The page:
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WHO convention launches project to strengthen tobacco control

Developing countries are all set to get a boost in their tobacco control efforts with the the WHO Framework Convention on Tobacco Control today launching a project to strengthen implementation of the global tobacco control treaty.

Through the project, countries will be offered support to create and strengthen coordination mechanisms and action across sectors to implement the WHO FCTC, including treaty obligations to ban tobacco advertising and promotion, ensure tobacco packaging has health warnings, end smoking in enclosed public and workplaces, and increase tobacco taxes among others.

The five-year project will open call for expressions of interest inviting LMIC governments wishing to join implementation from 2017 and will be delivered with the generous development funding from the United Kingdom.

“Developing countries will receive dedicated support to implement the WHO FCTC, the best instrument to ensure tobacco control worldwide that has 179 countries plus the European Union as its Parties.

“Through the new project, to be delivered by the WHO FCTC Secretariat in collaboration with UNDP and other partners, a number of low and middle-income countries (LMICs) will be eligible to receive direct support to implement tobacco control strategies and policies,” an official FCTC statement said.

This emerged on the second day of the Seventh Session of the Conference of Parties (COP7) to World Health Organisation (WHO) Framework Convention on Tobacco Control (FCTC) which India is hosting for the first time.

The statement said that if current tobacco use patterns persist, tobacco will kill about 1 billion people in the 21st Century and by 2030, over 80 per cent of the world’s tobacco-related mortality will be in LMICs.

“The treaty is an evidence-based blueprint for tobacco control policies. Tobacco use will be reduced if a country has a high level of WHO FCTC implementation,” the statement said.

The significant harms of tobacco use on developing countries are usually understood primarily as health issue and this overlooks the extensive impact of tobacco on social, economic and environmental progress.

Tobacco control is a development issue and its success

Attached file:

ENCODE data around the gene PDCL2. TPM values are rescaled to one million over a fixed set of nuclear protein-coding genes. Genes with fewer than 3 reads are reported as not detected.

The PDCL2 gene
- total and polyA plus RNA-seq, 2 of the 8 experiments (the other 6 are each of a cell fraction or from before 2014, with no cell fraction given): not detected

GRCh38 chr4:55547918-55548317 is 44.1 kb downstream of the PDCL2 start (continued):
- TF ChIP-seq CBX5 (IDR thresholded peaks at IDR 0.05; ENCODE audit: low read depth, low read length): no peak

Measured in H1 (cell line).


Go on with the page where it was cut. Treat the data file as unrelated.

relies on the work of other sectors such as commerce, trade, finance, justice and education. That is why the international community agreed to include the implementation of the WHO FCTC in the UN’s new Sustainable Development Goals (SDGs), it said.

In promoting the new project, the Head of the FCTC Secretariat Vera Luiza da Costa e Silva said that the implementation of the WHO FCTC is critical in advancing sustainable development.

“Through the new project, we will take implementation of the WHO FCTC to a new level by providing support and guidance to developing country parties,” Silva said.

Douglas Webb, Team Leader on Health and Innovative Financing at the UN Development Programme said that there is growing recognition that current tobacco trends and sustainable development cannot coexist.

“As a committed partner, UNDP welcomes this opportunity to advance tobacco control through better support to national planning, good governance and protection against tobacco industry interference in policy making,” he said.

The statement said that the full implementation of the WHO FCTC in low-and middle-income countries is “impeded” without the integration of tobacco control into broader development agendas such as food and water security, environment, the right to education and human rights.

Joint UN work at country level has also revealed a demand from Parties to the Convention for support in a number of areas related to social and economic development.

“Although well represented with two targets under Sustainable Development Goal 3 on health and wellbeing (reduction by one-third of premature mortality from NCDs and full implementation of the WHO FCTC)…,

“The overall success of Agenda 2030 depends on successful tobacco control – and thus integrating tobacco control into the other SDGs and their targets,” the statement said

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